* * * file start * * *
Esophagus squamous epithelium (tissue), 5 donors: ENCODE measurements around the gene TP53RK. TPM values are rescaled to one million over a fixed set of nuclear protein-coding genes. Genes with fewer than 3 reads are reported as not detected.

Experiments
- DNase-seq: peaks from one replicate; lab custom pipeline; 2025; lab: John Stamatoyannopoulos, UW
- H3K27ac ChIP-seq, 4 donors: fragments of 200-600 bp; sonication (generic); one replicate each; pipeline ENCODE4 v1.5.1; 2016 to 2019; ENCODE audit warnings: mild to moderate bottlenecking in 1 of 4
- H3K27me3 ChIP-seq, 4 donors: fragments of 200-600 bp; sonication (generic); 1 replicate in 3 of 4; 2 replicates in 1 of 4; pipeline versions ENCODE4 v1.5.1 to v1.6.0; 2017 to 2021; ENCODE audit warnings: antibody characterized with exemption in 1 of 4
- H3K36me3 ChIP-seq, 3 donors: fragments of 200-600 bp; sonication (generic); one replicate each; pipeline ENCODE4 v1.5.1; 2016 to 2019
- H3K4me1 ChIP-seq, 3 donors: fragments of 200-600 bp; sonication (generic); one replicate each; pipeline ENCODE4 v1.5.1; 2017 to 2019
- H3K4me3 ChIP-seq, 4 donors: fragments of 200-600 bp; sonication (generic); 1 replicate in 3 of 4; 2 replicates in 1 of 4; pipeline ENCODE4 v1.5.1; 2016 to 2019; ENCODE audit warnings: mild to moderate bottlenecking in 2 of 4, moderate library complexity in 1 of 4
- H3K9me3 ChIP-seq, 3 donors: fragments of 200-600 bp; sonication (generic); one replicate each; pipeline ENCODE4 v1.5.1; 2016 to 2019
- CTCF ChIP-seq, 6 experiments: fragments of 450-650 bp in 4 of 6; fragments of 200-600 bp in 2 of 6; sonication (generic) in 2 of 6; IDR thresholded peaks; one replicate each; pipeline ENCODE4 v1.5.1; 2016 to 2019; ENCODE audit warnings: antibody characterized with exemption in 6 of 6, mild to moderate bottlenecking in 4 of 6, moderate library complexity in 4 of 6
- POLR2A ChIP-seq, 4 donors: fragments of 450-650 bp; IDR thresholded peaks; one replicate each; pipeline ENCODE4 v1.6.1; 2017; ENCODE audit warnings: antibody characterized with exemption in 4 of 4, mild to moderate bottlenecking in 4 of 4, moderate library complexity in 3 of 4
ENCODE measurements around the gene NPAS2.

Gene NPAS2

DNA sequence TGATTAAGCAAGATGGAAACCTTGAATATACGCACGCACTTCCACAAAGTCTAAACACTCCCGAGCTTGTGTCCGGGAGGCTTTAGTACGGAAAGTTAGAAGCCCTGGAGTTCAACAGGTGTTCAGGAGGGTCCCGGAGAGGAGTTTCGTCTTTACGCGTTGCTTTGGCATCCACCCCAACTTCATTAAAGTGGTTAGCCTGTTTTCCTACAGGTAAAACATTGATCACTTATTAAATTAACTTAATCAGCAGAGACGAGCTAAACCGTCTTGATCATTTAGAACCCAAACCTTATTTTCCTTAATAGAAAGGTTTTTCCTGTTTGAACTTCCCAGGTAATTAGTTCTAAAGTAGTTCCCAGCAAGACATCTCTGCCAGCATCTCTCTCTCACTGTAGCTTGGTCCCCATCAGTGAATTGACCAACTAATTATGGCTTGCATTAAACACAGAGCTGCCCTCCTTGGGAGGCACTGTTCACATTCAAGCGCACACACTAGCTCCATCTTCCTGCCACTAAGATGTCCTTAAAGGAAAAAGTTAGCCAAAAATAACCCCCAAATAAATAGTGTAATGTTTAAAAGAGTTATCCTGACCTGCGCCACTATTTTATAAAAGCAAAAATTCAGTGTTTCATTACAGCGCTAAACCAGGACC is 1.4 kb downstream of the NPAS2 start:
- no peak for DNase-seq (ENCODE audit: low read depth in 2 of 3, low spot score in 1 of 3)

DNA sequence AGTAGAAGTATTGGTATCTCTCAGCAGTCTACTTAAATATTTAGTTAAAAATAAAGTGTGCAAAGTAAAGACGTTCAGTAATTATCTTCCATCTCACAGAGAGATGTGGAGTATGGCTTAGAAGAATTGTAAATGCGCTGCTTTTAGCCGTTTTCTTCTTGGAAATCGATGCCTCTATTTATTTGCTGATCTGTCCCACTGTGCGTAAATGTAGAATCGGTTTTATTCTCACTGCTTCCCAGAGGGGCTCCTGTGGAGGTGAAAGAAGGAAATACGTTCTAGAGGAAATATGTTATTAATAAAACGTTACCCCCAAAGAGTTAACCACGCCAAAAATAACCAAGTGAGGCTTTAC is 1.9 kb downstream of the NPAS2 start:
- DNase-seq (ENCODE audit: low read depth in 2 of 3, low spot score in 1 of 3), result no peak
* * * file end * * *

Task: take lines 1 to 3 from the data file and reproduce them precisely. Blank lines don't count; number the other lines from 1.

Esophagus squamous epithelium (tissue), 5 donors: ENCODE measurements around the gene TP53RK. TPM values are rescaled to one million over a fixed set of nuclear protein-coding genes. Genes with fewer than 3 reads are reported as not detected.

Experiments
- DNase-seq: peaks from one replicate; lab custom pipeline; 2025; lab: John Stamatoyannopoulos, UW